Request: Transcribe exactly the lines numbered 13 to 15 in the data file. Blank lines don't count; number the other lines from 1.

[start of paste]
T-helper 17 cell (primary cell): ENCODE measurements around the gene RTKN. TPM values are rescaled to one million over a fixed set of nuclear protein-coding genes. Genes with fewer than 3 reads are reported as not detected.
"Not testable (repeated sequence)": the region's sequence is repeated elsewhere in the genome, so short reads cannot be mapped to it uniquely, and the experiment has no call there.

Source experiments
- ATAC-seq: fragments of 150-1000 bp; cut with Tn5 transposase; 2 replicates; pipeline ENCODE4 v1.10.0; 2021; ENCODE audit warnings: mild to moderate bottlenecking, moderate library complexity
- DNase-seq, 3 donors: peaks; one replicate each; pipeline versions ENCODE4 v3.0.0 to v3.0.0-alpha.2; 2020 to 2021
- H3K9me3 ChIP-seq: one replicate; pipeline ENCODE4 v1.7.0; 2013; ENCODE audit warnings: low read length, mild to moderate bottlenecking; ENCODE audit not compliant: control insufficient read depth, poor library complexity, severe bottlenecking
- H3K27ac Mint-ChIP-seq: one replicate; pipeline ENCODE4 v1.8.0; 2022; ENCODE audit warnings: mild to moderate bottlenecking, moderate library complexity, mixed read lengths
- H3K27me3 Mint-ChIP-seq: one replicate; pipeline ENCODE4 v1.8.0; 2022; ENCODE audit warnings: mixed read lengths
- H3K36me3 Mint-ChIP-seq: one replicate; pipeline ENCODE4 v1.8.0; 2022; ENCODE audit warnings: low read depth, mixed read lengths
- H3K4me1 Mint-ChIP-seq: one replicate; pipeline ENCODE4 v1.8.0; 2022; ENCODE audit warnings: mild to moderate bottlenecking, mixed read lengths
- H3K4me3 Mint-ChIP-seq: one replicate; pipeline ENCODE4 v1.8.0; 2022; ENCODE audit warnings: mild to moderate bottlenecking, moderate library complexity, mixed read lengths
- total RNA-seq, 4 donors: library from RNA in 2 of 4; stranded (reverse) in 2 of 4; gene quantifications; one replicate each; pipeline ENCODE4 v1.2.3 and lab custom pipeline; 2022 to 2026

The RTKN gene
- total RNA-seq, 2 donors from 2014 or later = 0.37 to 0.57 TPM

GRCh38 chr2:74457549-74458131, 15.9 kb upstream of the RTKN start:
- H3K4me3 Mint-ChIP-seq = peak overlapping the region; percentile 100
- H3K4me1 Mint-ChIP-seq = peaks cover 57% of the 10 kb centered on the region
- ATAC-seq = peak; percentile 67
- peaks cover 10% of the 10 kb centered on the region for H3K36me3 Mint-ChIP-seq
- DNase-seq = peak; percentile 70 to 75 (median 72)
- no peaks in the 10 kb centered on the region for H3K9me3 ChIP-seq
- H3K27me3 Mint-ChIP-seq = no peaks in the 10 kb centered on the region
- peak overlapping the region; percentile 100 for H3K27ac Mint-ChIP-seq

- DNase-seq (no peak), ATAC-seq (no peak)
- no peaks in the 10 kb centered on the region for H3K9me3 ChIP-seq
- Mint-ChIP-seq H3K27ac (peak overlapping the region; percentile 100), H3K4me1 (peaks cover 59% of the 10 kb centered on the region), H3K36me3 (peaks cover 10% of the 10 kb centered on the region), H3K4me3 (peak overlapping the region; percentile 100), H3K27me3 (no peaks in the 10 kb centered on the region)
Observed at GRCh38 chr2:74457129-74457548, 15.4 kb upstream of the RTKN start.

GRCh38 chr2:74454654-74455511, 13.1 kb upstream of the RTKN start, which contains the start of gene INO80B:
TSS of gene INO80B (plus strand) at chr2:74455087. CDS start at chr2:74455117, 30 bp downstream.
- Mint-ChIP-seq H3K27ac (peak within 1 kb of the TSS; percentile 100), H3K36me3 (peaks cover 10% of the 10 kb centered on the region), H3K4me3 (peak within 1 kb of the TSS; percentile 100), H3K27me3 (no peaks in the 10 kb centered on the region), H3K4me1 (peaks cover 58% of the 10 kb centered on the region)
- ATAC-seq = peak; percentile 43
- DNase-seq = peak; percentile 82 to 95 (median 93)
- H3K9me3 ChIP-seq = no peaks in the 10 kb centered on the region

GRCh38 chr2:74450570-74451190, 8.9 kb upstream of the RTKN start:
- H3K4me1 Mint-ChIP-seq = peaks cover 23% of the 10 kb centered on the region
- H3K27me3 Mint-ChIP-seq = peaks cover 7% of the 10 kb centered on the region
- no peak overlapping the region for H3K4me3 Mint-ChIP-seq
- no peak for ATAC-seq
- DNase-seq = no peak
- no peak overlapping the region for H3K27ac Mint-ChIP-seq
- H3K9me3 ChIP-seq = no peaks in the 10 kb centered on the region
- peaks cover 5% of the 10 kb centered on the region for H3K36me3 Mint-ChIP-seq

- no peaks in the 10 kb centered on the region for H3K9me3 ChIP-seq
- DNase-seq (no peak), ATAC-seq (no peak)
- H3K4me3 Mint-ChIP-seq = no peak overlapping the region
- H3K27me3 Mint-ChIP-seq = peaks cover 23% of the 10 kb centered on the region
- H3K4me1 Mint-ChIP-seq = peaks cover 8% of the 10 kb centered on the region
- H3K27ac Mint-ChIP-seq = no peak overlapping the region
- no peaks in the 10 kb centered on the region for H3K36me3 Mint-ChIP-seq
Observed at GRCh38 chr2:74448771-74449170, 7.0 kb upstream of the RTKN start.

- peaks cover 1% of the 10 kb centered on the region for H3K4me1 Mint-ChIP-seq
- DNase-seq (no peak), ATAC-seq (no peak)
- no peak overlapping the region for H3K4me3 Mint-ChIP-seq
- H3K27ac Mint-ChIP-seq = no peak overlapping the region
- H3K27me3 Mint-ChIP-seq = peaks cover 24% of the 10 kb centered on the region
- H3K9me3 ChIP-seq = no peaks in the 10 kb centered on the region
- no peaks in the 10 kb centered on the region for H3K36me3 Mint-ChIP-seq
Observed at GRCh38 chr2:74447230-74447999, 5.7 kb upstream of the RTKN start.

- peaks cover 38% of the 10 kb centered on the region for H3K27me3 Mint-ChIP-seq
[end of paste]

The RTKN gene
- total RNA-seq, 2 donors from 2014 or later = 0.37 to 0.57 TPM

GRCh38 chr2:74457549-74458131, 15.9 kb upstream of the RTKN start: